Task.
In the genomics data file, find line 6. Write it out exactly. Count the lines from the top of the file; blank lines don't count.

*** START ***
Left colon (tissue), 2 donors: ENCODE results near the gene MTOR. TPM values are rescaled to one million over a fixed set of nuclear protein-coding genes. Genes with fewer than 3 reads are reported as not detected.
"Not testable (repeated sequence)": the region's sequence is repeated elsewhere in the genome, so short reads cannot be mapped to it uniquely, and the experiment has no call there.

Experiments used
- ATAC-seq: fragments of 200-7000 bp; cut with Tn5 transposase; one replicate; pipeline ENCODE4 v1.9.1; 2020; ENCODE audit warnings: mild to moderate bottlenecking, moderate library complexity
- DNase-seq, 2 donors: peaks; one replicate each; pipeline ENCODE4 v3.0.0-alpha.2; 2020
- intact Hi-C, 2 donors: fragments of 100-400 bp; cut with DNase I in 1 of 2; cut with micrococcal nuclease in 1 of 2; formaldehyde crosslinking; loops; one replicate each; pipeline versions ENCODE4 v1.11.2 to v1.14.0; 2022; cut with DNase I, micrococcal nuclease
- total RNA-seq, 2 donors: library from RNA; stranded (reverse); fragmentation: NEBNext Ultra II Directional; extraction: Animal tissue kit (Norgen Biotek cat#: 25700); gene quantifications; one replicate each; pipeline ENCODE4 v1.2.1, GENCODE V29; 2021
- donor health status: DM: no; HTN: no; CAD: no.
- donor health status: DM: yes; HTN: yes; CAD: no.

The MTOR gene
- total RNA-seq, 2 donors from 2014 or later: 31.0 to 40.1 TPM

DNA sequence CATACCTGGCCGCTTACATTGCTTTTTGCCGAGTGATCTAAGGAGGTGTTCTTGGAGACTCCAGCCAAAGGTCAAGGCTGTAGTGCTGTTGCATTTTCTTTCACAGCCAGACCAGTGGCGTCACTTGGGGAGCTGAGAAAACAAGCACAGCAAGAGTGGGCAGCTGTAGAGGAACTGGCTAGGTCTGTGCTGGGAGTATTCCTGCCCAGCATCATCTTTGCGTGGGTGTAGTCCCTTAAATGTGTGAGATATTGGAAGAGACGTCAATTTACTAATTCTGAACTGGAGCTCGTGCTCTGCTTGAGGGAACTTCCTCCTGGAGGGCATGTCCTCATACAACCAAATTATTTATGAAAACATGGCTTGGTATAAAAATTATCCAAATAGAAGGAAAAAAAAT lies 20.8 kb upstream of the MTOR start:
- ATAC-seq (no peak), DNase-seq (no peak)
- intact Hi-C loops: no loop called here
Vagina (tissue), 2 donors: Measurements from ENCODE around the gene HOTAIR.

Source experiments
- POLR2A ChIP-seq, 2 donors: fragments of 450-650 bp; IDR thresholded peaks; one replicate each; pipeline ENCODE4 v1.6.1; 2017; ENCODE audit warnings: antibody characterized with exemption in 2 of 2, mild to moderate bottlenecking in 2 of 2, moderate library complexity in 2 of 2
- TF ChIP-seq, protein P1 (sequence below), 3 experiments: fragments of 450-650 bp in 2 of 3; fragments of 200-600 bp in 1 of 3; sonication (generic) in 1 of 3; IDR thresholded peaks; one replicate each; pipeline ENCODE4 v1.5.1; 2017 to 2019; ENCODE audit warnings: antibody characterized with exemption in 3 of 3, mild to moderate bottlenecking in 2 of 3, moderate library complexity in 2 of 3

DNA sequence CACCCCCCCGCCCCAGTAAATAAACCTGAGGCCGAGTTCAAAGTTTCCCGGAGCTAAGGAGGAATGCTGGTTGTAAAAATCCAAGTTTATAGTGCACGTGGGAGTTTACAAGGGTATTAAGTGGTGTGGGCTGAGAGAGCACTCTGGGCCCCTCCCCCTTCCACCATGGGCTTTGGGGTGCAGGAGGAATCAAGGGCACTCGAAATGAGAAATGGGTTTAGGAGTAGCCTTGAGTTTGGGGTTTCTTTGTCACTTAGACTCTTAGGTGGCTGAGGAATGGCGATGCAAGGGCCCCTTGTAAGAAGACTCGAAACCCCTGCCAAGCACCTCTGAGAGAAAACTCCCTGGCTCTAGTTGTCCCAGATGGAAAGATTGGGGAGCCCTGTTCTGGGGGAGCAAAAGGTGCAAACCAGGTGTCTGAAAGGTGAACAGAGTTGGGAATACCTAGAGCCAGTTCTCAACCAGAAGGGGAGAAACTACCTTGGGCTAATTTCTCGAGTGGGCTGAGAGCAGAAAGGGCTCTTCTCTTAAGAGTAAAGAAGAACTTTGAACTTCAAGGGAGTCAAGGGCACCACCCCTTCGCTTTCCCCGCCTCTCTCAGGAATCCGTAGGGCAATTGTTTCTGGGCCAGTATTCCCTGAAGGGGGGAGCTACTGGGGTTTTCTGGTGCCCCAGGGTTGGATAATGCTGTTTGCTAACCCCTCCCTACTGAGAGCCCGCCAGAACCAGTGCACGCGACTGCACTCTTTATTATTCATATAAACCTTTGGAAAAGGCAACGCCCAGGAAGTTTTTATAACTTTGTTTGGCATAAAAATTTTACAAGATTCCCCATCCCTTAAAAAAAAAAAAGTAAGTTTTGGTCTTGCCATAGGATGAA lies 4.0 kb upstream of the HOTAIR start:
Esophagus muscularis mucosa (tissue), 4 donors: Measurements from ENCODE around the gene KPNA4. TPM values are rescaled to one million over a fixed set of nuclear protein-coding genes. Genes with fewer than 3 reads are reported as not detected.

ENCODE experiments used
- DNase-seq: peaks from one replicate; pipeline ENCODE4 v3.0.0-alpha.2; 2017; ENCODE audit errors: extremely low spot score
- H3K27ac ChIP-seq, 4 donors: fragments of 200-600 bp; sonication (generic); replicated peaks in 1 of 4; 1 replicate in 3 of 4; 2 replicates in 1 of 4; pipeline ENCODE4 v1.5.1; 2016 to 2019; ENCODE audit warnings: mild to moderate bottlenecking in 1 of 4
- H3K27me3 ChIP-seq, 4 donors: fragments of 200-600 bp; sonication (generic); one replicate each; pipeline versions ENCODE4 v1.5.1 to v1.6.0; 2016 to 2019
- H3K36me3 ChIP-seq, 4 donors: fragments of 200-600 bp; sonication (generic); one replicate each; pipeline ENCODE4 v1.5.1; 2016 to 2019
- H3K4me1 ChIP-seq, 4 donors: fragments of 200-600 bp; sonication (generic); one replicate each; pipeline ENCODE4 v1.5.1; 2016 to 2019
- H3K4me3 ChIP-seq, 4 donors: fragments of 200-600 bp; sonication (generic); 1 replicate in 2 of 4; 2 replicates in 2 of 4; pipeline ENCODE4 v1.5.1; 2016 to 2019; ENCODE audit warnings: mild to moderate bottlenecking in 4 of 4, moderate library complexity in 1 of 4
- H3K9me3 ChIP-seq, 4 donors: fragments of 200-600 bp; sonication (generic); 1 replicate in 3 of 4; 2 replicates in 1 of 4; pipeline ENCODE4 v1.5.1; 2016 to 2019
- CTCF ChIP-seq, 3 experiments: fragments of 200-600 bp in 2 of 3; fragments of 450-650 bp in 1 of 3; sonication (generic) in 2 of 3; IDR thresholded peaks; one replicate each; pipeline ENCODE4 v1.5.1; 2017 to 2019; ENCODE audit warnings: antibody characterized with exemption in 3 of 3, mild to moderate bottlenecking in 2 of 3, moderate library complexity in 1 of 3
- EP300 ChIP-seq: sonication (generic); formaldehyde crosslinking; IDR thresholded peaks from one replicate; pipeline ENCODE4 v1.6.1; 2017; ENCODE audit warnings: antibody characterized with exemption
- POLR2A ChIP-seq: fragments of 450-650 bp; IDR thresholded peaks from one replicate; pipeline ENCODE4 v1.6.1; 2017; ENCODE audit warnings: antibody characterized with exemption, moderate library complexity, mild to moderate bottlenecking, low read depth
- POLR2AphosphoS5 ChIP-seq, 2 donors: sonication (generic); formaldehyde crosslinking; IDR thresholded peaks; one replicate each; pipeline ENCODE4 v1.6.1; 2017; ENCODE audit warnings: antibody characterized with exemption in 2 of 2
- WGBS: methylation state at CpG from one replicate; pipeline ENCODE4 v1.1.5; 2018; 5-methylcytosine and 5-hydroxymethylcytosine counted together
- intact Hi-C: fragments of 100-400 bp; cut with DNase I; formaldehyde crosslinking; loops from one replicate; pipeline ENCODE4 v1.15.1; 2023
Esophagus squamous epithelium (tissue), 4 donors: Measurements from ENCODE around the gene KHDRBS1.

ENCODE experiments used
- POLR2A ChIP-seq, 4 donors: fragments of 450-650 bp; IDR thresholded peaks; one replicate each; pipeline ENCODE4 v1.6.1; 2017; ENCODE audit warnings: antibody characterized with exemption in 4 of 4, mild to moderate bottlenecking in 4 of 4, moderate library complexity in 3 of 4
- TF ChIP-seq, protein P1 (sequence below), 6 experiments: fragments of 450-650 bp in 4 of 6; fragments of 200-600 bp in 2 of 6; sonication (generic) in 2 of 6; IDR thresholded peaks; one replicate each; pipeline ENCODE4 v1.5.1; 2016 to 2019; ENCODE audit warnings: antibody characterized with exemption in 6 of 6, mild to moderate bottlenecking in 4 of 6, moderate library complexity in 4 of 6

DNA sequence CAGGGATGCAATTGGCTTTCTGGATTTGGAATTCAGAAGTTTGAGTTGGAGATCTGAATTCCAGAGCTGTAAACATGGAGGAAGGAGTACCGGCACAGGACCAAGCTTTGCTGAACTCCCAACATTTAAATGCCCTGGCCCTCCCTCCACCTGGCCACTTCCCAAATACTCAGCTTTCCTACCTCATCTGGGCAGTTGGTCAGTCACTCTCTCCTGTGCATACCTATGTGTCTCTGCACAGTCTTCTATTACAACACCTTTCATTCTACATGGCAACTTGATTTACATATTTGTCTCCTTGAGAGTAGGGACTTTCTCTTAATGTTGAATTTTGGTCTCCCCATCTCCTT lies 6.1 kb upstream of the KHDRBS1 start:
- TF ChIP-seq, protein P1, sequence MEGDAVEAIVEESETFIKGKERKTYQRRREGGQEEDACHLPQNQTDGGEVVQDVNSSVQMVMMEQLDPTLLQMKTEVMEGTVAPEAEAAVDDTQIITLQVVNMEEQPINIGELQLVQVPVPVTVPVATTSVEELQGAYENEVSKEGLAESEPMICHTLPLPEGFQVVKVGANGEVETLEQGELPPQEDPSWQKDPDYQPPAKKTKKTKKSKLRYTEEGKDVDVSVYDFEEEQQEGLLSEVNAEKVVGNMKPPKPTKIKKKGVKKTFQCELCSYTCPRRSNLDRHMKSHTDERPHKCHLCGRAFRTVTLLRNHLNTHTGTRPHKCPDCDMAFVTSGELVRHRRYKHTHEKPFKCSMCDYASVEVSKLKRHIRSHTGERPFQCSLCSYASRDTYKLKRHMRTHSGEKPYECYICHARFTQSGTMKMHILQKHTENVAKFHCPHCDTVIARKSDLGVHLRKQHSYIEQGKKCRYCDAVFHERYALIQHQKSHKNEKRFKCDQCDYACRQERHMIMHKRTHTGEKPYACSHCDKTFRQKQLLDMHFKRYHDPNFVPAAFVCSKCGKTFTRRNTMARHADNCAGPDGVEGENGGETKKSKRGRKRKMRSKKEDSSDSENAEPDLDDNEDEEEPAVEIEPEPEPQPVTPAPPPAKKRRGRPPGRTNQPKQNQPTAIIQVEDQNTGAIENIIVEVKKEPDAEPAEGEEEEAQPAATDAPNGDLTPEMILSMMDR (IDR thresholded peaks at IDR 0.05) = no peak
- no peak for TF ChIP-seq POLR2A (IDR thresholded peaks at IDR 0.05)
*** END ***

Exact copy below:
- intact Hi-C, 2 donors: fragments of 100-400 bp; cut with DNase I in 1 of 2; cut with micrococcal nuclease in 1 of 2; formaldehyde crosslinking; loops; one replicate each; pipeline versions ENCODE4 v1.11.2 to v1.14.0; 2022; cut with DNase I, micrococcal nuclease